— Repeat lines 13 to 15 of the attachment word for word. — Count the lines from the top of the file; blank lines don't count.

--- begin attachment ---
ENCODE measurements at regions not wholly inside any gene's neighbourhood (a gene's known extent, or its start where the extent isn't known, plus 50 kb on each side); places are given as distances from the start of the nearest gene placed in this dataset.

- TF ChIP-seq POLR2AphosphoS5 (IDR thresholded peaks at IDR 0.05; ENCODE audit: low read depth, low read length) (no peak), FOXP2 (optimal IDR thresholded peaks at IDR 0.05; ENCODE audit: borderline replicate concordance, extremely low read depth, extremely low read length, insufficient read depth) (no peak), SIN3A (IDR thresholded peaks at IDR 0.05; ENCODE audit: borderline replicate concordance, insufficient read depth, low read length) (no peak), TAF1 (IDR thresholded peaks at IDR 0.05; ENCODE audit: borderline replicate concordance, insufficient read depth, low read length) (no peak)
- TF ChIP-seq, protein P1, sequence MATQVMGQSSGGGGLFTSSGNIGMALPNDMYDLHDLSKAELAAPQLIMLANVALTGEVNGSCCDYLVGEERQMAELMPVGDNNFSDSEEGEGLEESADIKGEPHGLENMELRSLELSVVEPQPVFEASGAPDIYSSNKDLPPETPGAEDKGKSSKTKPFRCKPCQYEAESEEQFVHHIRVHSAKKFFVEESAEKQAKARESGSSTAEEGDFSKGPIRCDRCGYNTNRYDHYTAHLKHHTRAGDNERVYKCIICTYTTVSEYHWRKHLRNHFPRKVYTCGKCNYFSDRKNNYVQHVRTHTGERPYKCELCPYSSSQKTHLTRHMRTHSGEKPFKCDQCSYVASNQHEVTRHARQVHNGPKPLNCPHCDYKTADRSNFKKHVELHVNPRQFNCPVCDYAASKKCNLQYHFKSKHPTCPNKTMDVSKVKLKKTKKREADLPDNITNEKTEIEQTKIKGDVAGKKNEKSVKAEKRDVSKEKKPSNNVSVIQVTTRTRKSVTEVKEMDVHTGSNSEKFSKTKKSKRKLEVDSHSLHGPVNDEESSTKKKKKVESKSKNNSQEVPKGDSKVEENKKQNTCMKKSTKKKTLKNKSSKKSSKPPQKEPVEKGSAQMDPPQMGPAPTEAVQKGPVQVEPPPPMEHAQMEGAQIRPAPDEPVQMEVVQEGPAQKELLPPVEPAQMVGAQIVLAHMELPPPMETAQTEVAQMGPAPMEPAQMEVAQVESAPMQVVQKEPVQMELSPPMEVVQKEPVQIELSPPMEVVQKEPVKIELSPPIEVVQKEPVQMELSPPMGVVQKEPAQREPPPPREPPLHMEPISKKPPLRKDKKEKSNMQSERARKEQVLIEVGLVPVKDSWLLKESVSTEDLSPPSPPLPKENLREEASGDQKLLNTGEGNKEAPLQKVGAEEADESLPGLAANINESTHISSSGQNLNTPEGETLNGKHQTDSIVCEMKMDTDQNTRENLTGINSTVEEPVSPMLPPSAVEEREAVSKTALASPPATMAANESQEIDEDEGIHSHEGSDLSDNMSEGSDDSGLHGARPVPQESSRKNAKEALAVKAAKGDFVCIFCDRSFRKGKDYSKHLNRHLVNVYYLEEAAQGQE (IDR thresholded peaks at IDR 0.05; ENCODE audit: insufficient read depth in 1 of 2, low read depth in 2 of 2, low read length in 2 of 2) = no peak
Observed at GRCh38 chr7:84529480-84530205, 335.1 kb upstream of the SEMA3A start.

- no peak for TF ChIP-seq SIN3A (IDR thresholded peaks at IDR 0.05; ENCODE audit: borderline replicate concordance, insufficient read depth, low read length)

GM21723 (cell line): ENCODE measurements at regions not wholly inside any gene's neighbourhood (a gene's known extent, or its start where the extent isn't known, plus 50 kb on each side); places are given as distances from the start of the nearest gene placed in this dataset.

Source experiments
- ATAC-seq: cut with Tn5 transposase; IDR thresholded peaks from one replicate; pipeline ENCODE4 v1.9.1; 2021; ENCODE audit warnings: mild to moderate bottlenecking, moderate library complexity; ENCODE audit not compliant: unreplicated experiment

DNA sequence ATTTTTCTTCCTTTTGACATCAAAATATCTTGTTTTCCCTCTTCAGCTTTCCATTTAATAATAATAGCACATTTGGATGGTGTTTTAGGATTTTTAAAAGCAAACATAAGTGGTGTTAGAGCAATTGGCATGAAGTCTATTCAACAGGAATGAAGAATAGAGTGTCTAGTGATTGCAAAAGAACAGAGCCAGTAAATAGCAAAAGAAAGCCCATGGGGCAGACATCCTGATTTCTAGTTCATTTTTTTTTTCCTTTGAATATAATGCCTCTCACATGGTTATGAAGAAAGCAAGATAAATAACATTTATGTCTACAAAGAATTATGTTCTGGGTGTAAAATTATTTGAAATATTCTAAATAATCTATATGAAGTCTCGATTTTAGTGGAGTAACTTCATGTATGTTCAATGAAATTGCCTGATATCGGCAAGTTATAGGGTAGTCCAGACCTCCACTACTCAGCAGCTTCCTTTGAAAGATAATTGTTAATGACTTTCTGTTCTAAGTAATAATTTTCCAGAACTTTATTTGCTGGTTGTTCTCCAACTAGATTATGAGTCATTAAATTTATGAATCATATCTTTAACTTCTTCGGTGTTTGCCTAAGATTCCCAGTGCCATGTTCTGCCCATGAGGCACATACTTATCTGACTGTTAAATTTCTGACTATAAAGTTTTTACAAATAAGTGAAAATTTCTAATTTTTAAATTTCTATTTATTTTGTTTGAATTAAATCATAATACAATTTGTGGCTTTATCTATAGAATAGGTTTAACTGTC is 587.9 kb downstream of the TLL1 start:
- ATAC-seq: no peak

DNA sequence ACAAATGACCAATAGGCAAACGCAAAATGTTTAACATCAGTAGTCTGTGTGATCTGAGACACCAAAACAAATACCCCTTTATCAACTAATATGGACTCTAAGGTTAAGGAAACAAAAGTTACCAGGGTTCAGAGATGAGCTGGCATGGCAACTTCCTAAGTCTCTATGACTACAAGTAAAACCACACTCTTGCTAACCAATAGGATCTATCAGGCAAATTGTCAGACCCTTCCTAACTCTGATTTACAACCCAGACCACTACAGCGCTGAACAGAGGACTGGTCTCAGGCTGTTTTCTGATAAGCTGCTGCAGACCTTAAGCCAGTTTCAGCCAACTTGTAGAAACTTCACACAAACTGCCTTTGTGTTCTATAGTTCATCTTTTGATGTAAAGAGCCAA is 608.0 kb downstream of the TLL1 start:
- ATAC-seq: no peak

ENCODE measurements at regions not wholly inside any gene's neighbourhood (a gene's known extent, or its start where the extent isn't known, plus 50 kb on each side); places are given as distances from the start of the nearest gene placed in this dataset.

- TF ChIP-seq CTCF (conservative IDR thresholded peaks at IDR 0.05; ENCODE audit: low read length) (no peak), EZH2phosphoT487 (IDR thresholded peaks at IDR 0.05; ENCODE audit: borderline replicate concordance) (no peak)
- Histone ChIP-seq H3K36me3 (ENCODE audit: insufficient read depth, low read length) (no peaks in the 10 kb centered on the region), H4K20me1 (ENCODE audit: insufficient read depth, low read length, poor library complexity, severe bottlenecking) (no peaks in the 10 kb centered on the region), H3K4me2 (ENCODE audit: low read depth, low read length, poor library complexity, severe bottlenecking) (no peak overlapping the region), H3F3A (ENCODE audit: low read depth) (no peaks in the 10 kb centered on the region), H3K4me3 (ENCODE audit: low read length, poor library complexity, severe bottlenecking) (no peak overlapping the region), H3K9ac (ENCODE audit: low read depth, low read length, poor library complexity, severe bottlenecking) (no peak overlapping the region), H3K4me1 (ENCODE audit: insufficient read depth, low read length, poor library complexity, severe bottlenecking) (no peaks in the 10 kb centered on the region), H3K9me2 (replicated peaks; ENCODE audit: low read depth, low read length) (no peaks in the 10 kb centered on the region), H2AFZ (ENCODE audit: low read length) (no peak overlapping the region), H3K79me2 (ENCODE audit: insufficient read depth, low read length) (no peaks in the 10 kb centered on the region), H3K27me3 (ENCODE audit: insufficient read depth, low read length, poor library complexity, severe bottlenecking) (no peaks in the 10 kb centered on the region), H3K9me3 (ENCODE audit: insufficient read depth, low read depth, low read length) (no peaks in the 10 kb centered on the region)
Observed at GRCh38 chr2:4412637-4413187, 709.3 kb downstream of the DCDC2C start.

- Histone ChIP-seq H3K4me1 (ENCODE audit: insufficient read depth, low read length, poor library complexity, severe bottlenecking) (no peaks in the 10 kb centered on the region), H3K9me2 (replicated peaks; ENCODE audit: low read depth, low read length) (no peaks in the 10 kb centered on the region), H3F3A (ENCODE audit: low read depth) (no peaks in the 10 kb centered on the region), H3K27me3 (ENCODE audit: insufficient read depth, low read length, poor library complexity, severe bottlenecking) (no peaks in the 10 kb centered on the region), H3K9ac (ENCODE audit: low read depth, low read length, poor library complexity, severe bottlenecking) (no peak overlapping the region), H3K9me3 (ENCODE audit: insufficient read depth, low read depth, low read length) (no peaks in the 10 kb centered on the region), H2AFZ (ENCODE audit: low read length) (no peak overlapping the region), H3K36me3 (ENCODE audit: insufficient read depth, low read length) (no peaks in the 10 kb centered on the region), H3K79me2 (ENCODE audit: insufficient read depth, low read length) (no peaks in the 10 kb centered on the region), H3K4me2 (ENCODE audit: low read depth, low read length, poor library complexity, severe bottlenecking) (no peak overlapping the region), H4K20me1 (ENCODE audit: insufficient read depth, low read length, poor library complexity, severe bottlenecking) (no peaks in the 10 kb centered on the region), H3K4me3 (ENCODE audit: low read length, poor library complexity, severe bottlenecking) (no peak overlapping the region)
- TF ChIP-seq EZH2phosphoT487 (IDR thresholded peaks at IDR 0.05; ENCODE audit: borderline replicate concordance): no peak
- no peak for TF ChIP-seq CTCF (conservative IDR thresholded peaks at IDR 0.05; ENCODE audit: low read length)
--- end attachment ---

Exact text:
ENCODE measurements at regions not wholly inside any gene's neighbourhood (a gene's known extent, or its start where the extent isn't known, plus 50 kb on each side); places are given as distances from the start of the nearest gene placed in this dataset.

- TF ChIP-seq CTCF (conservative IDR thresholded peaks at IDR 0.05; ENCODE audit: low read length) (no peak), EZH2phosphoT487 (IDR thresholded peaks at IDR 0.05; ENCODE audit: borderline replicate concordance) (no peak)
- Histone ChIP-seq H3K36me3 (ENCODE audit: insufficient read depth, low read length) (no peaks in the 10 kb centered on the region), H4K20me1 (ENCODE audit: insufficient read depth, low read length, poor library complexity, severe bottlenecking) (no peaks in the 10 kb centered on the region), H3K4me2 (ENCODE audit: low read depth, low read length, poor library complexity, severe bottlenecking) (no peak overlapping the region), H3F3A (ENCODE audit: low read depth) (no peaks in the 10 kb centered on the region), H3K4me3 (ENCODE audit: low read length, poor library complexity, severe bottlenecking) (no peak overlapping the region), H3K9ac (ENCODE audit: low read depth, low read length, poor library complexity, severe bottlenecking) (no peak overlapping the region), H3K4me1 (ENCODE audit: insufficient read depth, low read length, poor library complexity, severe bottlenecking) (no peaks in the 10 kb centered on the region), H3K9me2 (replicated peaks; ENCODE audit: low read depth, low read length) (no peaks in the 10 kb centered on the region), H2AFZ (ENCODE audit: low read length) (no peak overlapping the region), H3K79me2 (ENCODE audit: insufficient read depth, low read length) (no peaks in the 10 kb centered on the region), H3K27me3 (ENCODE audit: insufficient read depth, low read length, poor library complexity, severe bottlenecking) (no peaks in the 10 kb centered on the region), H3K9me3 (ENCODE audit: insufficient read depth, low read depth, low read length) (no peaks in the 10 kb centered on the region)